Letters to the editor: Aug. 30

August 29, 2014 

Put asthma safeguards on school checklist

Families are preparing for the new school year. Before shopping for back-to-school supplies, parents of students with asthma should consider their child's health for the time that they spend in school.

Asthma is one of the most common chronic childhood disorders in the nation, affecting close to 7 million children under 18.

Asthma is also one of the leading causes of school absenteeism, accounting for more than 10 million missed school days each year.

It is important for Kentucky families to collaborate with their health care provider and school nurse to prepare a detailed plan for managing their student's asthma during the school day.

To help, the American Lung Association has developed a back-to-school checklist for parents of children with asthma. To view the checklist and other important asthma resources, visit www.lung.org/asthma.

Tami Cappelletti

Program Manager, American Lung Association in KY

Louisville


Save that gasoline

Some of these are dramatic surely but all add up.

Every time your transmission shifts to a lower gear your engine uses more gasoline. Be like sheep and drive along with the flow of traffic, don't accelerate if you don't have to. Look ahead and notice the red lights and slow to approach them. Don't rush up to traffic which has stopped or slowed and slam on your brakes, if you can slow a little bit and keep that transmission in a higher gear you are saving gas as well as your brakes.

If your light has just turned red, turn off your engine until it is almost time for your green light.

Any time you brake you must accelerate to make up the lost speed, using more gas.

Download a GasBuddy app. to check gas prices.

Combine store trips with your gasoline purchases. Your engine gets better mileage when warmed up.

You get more gasoline in the early morning because it expands when it heats up later in the day.

Empty your car trunk of any usless items. A lighter car uses less gas.

Fill your tires to within 5 pounds of maximum pressure, which also prolongs tire life.

Get a gas credit card that rewards gas usage or a card which gives a discount based on purchases.

Andrew Sallee

Lexington


Cold fusion for Kentucky

I have spent the last few months trying to raise interest in a cold fusion experiment. While it would be a low-cost effort, if successful, it could allow for coal to be a more efficient source of energy.

And with the U.S. population expected o grow by about 100 million people in the next 50 years, it is something that might need to be considered.

When wood is burned, it is methane that is burning and is also found in the lower stratosphere. Likewise, C2 and water are found in the area. With cold fusion, it may be that in our upper atmosphere CO2 absorbs a water molecule. If so, then it is possible that the water molecule is splitting the carbon dioxide molecule.

If so, then water might bond with the carbon element as it would be closer and require less energy to maintain.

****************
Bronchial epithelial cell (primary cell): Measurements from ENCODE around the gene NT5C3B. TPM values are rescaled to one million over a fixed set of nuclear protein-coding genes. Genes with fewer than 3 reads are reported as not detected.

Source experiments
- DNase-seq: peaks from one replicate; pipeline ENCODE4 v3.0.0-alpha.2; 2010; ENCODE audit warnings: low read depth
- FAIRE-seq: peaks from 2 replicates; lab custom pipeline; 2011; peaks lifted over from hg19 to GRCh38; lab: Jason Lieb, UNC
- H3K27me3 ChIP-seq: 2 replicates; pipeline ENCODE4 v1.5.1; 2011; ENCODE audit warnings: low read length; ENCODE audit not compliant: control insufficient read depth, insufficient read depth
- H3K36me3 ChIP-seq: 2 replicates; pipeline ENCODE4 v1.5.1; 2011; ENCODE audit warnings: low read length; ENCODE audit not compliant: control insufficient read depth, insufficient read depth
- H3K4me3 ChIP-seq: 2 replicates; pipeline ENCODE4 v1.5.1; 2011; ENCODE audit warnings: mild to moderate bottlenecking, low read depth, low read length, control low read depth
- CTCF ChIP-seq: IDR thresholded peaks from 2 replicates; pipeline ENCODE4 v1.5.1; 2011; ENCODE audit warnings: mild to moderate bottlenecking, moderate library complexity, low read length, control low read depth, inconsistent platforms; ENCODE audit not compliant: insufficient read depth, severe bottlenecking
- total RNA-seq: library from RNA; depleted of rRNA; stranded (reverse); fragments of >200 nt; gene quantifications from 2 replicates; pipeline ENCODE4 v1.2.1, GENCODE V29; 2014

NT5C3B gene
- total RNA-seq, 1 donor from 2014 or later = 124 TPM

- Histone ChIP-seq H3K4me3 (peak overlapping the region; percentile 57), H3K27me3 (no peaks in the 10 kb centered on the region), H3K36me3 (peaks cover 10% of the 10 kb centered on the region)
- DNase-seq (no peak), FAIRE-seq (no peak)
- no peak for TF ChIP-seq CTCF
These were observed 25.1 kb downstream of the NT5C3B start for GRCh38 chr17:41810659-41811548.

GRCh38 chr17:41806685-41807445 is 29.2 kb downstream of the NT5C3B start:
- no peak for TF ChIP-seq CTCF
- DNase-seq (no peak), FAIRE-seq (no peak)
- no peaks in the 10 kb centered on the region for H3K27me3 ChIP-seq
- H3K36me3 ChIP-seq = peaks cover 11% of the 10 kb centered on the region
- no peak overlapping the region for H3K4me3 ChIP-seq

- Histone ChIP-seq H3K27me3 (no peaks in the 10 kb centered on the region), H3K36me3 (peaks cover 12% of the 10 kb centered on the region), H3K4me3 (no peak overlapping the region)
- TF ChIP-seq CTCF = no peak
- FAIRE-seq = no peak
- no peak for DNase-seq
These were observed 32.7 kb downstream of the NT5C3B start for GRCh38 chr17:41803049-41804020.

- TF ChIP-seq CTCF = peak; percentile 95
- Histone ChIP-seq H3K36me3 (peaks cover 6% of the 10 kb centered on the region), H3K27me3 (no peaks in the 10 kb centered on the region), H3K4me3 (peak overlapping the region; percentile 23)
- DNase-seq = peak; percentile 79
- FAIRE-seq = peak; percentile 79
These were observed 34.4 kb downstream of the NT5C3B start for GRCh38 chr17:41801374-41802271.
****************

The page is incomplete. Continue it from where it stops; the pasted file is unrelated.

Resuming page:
Still, if such happens, then it could be tested to see if extra formaldehyde in the upper atmosphere slows the generation of ozone which helps to keep our planet cool by reflecting sunlight back into space.

And a cold fusion test is very basic. Draw gassed water down, causing CO2 to expand. The expanded CO2 will draw water into it. Fusion would occur when the expansion of the CO2 molecules weakens its bond with oxygen (O2).

Since Kentucky is a coal-producing state, I have to wonder why a possible solution would garner little interest.

James Lindgaard

Richmond


Coal dog can still hunt

Regarding the "war on coal," l hear continuously how coal has no future.

In the long term this is certainly true, but the reality is we all live now, not in the future.

I have a bird dog, she is 6 years old. She's a good dog who works very hard.

I can hunt without her, but the physical effort is much greater, and produces much less in results. Optimistically she has maybe four good years of hunting left. And in five or six years I will need an alternative for her.

She costs money to feed and care for, so since she has no future, I could have her put to sleep today, but she's my best option to hunt now, and she's a loyal companion.

Today we can end the use of coal, pay the hugely higher costs for electricity, and lay off all the people employed in mining and associated industries, as our president seems determined to do.

Or we could live now, not in the future, and get the benefits of a still-viable energy source while cost effective alternatives are developed.

Something to ponder as you review your already skyrocketing electrical bill.

Mike Rose

Jackson


Wrongheaded riders

It seems to me that common sense has gone astray in one distinct area in Lexington and across Kentucky.

Today there are seat-belt laws with a court fine, yet most cars are equipped with airbags for driver and passenger, and many newer cars also have side airbags for everyone in the car.

But people who ride motorcycles have absolutely no protection whatsoever, and are not required to ride with a helmet.

What is wrong with this picture?

Darrell G. Gross

Lexington


Obama just a sub

A few months ago President Barack Obama dismissed the Islamist State terrorist threat by implying the United States has nothing to worry about because we are now dealing with the "junior varsity."

Judging by present-day events, it appears the only person on the JV team is the president himself.

God help us,

Ray Depa

Lexington

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